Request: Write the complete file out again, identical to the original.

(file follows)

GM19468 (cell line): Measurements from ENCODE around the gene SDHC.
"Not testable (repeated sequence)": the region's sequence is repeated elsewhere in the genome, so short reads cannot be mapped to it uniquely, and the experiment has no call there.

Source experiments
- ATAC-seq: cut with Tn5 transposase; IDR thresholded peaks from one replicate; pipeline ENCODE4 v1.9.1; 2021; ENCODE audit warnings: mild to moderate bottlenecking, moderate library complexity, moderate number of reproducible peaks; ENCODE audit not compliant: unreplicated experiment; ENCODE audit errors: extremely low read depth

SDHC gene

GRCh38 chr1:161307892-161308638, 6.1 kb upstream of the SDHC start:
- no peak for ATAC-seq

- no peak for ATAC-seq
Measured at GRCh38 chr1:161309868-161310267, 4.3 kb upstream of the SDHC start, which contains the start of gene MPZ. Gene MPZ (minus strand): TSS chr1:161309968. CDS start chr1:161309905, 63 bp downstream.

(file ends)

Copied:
GM19468 (cell line): Measurements from ENCODE around the gene SDHC.
"Not testable (repeated sequence)": the region's sequence is repeated elsewhere in the genome, so short reads cannot be mapped to it uniquely, and the experiment has no call there.

Source experiments
- ATAC-seq: cut with Tn5 transposase; IDR thresholded peaks from one replicate; pipeline ENCODE4 v1.9.1; 2021; ENCODE audit warnings: mild to moderate bottlenecking, moderate library complexity, moderate number of reproducible peaks; ENCODE audit not compliant: unreplicated experiment; ENCODE audit errors: extremely low read depth

SDHC gene

GRCh38 chr1:161307892-161308638, 6.1 kb upstream of the SDHC start:
- no peak for ATAC-seq

- no peak for ATAC-seq
Measured at GRCh38 chr1:161309868-161310267, 4.3 kb upstream of the SDHC start, which contains the start of gene MPZ. Gene MPZ (minus strand): TSS chr1:161309968. CDS start chr1:161309905, 63 bp downstream.